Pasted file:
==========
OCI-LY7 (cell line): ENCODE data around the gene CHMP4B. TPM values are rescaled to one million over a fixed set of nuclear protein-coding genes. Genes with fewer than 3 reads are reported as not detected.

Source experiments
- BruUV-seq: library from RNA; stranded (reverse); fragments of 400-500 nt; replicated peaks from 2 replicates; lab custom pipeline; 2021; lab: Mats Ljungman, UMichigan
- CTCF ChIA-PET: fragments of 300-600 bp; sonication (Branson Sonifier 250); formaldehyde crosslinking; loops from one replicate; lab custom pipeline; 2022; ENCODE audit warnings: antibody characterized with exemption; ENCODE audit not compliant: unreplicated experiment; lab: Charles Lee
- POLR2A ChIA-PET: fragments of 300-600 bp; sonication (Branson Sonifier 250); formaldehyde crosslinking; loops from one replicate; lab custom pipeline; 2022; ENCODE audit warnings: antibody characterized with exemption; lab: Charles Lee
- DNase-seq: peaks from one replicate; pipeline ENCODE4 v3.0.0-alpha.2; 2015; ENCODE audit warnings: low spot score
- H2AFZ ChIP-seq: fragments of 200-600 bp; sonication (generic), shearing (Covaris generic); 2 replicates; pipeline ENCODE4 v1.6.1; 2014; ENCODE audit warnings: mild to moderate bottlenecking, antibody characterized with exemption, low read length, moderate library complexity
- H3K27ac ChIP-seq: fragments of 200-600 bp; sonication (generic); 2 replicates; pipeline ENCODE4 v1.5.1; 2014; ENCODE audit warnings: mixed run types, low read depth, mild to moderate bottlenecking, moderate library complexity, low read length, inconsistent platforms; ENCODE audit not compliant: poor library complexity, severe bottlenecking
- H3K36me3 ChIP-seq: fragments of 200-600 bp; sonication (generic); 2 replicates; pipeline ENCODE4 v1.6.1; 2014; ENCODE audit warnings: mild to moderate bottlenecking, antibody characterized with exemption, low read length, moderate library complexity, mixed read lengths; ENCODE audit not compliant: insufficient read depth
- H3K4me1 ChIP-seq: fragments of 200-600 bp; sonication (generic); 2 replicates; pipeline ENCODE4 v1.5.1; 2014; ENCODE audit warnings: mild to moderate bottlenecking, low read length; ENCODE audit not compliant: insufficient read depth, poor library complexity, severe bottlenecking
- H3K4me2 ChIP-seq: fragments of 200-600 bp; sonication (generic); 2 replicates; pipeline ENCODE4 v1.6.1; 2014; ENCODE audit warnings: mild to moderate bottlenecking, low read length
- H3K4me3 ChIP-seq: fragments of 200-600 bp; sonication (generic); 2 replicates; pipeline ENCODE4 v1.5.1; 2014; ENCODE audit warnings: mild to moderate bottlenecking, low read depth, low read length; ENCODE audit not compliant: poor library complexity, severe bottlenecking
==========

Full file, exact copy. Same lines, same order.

OCI-LY7 (cell line): ENCODE data around the gene CHMP4B. TPM values are rescaled to one million over a fixed set of nuclear protein-coding genes. Genes with fewer than 3 reads are reported as not detected.

Source experiments
- BruUV-seq: library from RNA; stranded (reverse); fragments of 400-500 nt; replicated peaks from 2 replicates; lab custom pipeline; 2021; lab: Mats Ljungman, UMichigan
- CTCF ChIA-PET: fragments of 300-600 bp; sonication (Branson Sonifier 250); formaldehyde crosslinking; loops from one replicate; lab custom pipeline; 2022; ENCODE audit warnings: antibody characterized with exemption; ENCODE audit not compliant: unreplicated experiment; lab: Charles Lee
- POLR2A ChIA-PET: fragments of 300-600 bp; sonication (Branson Sonifier 250); formaldehyde crosslinking; loops from one replicate; lab custom pipeline; 2022; ENCODE audit warnings: antibody characterized with exemption; lab: Charles Lee
- DNase-seq: peaks from one replicate; pipeline ENCODE4 v3.0.0-alpha.2; 2015; ENCODE audit warnings: low spot score
- H2AFZ ChIP-seq: fragments of 200-600 bp; sonication (generic), shearing (Covaris generic); 2 replicates; pipeline ENCODE4 v1.6.1; 2014; ENCODE audit warnings: mild to moderate bottlenecking, antibody characterized with exemption, low read length, moderate library complexity
- H3K27ac ChIP-seq: fragments of 200-600 bp; sonication (generic); 2 replicates; pipeline ENCODE4 v1.5.1; 2014; ENCODE audit warnings: mixed run types, low read depth, mild to moderate bottlenecking, moderate library complexity, low read length, inconsistent platforms; ENCODE audit not compliant: poor library complexity, severe bottlenecking
- H3K36me3 ChIP-seq: fragments of 200-600 bp; sonication (generic); 2 replicates; pipeline ENCODE4 v1.6.1; 2014; ENCODE audit warnings: mild to moderate bottlenecking, antibody characterized with exemption, low read length, moderate library complexity, mixed read lengths; ENCODE audit not compliant: insufficient read depth
- H3K4me1 ChIP-seq: fragments of 200-600 bp; sonication (generic); 2 replicates; pipeline ENCODE4 v1.5.1; 2014; ENCODE audit warnings: mild to moderate bottlenecking, low read length; ENCODE audit not compliant: insufficient read depth, poor library complexity, severe bottlenecking
- H3K4me2 ChIP-seq: fragments of 200-600 bp; sonication (generic); 2 replicates; pipeline ENCODE4 v1.6.1; 2014; ENCODE audit warnings: mild to moderate bottlenecking, low read length
- H3K4me3 ChIP-seq: fragments of 200-600 bp; sonication (generic); 2 replicates; pipeline ENCODE4 v1.5.1; 2014; ENCODE audit warnings: mild to moderate bottlenecking, low read depth, low read length; ENCODE audit not compliant: poor library complexity, severe bottlenecking